Saturday, February 5, 2011

Against Moore

So I was reading this, and then this, and then this, etc. Having spent most of my academic career (and now career) in male-dominated fields, I'm well aware of many of these gender issues. The problem is probably intractable until we reach a post-gender society where reproduction is either unnecessary or controlled by the state.

My issue is with philosophy. (Still.) And particularly Moore:
... it would be better for a beautiful planet to exist than an ugly one even if there were no one around to see it ...
 Let's replace beautiful/ugly and better/worse with positive/negative (gets us away from that whole gender morass). It would be more positive for a positive planet to exist than a negative one even if there were no one around to see it. The first half is a tautology; the second half states the tautology is true (duh) regardless of the existence of a choice function and hence independent of the axiom of choice. But definitions are independent of the axiom of choice. That I am unable to select a planet from a set does not mean given a planet and a function that assigns each planet onto the set {-1, +1} I can't find its image in that space.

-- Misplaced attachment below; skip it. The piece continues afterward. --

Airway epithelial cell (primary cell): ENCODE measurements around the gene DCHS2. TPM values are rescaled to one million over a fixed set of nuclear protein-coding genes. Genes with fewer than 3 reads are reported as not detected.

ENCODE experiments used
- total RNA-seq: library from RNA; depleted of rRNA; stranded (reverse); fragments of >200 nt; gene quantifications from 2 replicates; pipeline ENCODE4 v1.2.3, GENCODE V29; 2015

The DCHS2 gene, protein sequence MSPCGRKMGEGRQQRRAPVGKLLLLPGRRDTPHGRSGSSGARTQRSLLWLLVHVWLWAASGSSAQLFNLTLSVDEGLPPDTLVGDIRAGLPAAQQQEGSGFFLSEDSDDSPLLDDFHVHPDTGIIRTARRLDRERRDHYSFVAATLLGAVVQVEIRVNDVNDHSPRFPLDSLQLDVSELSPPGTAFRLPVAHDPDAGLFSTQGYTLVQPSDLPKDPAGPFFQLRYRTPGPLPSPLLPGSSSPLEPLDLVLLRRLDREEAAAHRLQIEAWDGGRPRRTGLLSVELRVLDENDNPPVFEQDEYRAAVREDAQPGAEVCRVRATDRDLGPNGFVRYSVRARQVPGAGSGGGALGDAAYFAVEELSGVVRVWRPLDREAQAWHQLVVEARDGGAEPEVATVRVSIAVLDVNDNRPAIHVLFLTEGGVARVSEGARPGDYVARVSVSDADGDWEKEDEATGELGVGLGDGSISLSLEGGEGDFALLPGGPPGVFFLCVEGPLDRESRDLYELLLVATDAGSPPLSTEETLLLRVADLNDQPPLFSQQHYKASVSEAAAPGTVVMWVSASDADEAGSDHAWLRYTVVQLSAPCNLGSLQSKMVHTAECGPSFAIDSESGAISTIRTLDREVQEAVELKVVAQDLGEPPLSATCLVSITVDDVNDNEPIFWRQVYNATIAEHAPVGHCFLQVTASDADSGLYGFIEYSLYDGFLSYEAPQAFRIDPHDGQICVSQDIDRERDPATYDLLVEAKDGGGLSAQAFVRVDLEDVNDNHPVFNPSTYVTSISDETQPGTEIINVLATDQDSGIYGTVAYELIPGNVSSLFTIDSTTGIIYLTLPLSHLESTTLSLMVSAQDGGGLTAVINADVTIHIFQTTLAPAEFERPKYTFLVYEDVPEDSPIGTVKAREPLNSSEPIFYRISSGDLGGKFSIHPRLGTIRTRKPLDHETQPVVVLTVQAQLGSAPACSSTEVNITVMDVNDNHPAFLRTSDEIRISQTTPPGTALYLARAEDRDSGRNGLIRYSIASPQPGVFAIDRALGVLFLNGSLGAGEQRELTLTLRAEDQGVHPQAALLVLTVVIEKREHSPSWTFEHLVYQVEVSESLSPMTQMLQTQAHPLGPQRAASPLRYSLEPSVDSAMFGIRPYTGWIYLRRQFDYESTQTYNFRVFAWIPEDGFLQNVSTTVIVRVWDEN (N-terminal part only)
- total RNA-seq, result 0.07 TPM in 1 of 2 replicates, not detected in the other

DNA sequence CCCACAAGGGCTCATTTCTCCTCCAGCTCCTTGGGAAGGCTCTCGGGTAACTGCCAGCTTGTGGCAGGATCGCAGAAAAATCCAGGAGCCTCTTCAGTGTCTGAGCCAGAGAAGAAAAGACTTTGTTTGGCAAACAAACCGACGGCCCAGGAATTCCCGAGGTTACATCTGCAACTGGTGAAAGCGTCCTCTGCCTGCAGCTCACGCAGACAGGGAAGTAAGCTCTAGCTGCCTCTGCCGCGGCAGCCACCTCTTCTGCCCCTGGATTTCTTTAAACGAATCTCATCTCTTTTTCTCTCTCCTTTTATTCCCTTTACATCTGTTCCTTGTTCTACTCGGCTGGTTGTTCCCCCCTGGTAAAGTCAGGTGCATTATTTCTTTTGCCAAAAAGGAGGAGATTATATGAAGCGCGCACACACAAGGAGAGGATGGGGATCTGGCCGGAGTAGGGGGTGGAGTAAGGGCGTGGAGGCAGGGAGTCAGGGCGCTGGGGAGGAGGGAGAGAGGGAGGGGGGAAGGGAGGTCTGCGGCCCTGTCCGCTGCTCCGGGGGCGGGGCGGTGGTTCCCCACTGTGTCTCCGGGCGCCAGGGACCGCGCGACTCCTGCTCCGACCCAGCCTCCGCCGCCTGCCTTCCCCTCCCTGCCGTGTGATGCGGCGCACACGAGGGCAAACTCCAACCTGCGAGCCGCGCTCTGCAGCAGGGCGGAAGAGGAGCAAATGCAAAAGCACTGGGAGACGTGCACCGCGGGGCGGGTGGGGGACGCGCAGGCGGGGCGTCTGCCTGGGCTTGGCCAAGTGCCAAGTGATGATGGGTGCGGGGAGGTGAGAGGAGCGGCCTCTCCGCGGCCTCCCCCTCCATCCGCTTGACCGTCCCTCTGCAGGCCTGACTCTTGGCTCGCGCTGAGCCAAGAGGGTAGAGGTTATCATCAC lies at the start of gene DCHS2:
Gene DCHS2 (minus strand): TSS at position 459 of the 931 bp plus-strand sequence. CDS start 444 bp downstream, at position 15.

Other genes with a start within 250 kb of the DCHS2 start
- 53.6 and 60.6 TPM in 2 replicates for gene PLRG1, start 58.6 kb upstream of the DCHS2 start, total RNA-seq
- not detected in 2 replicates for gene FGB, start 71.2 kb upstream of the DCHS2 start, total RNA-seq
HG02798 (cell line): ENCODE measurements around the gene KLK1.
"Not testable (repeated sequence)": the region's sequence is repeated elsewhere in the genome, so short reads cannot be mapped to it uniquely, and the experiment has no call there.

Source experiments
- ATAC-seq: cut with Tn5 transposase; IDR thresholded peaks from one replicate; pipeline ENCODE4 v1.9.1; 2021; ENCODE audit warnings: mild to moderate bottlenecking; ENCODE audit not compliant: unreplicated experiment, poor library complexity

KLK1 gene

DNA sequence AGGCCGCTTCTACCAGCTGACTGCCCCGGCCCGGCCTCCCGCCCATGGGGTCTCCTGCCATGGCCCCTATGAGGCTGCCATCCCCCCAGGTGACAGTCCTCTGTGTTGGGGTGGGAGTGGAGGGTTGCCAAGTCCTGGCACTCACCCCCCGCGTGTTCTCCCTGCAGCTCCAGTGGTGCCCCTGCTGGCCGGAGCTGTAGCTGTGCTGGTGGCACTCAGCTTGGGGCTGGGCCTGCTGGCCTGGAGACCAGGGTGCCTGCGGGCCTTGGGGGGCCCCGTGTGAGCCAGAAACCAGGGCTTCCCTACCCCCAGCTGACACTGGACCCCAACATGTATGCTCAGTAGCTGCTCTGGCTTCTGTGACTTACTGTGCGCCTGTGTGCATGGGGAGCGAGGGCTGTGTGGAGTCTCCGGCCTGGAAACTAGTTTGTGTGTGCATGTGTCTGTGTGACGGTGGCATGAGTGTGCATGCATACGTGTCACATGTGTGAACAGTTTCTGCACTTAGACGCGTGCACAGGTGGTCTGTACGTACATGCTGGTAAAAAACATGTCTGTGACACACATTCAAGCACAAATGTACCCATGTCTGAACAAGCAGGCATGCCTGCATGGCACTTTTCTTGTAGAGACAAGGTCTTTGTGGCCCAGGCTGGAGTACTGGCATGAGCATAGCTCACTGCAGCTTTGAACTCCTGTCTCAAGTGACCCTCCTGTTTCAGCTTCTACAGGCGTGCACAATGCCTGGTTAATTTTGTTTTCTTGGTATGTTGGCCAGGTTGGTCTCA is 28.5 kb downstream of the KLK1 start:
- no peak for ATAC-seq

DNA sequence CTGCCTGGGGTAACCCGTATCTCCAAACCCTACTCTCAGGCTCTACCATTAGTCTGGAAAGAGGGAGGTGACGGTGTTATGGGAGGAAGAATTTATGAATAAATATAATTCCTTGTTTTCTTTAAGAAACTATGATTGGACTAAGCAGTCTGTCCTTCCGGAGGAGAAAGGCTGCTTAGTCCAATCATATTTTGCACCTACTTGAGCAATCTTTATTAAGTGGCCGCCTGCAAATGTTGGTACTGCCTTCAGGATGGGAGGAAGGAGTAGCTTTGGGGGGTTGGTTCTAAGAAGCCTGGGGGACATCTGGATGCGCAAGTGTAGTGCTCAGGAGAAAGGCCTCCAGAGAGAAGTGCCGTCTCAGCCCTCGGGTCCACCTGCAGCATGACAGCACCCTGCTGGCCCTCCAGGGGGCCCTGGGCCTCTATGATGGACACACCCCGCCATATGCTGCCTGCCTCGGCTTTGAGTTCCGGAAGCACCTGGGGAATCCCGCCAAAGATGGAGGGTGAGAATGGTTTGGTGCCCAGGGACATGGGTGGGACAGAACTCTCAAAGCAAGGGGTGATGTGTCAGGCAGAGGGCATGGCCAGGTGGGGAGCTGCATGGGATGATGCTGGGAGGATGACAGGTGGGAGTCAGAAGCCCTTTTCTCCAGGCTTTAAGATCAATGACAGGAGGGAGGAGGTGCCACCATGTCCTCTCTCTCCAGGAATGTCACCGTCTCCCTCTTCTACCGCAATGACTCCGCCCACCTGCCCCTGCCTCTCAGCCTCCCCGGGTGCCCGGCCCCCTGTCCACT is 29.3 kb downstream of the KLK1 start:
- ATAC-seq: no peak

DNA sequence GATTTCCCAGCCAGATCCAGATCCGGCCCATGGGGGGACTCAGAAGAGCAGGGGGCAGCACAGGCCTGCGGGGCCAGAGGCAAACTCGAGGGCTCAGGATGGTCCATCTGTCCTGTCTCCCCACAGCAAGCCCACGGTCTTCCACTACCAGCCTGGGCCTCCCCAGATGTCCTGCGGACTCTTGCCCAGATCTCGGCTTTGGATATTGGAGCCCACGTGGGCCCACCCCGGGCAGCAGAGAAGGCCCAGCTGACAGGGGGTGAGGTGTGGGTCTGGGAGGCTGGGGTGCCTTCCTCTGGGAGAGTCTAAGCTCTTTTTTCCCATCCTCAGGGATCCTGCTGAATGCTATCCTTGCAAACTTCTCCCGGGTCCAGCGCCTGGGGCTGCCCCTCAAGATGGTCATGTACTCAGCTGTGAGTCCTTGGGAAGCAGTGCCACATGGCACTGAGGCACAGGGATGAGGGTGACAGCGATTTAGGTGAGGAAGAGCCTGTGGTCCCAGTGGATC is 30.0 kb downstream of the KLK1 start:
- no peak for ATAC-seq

It would be interesting if Moore considered the consequences of the axiom of choice, whether we can see it or not does have an effect in mathematics (and quantum mechanics, depending on who you talk to). But usually weird ones, like the Banach-Tarski paradox.

And this:
It's raining but I don't believe that it is raining
Under most circumstances, I believe this means the speaker is surprised it is raining. It is an emotional utterance; it is not weird or nonsensical in any way. People do not contain within them fully consistent sets of heuristics.  Supposedly Wittgenstein considered this Moore's greatest contribution to philosophy. This is another example of the fallacy of the preeminence of human thought that philosophy falls for so often.

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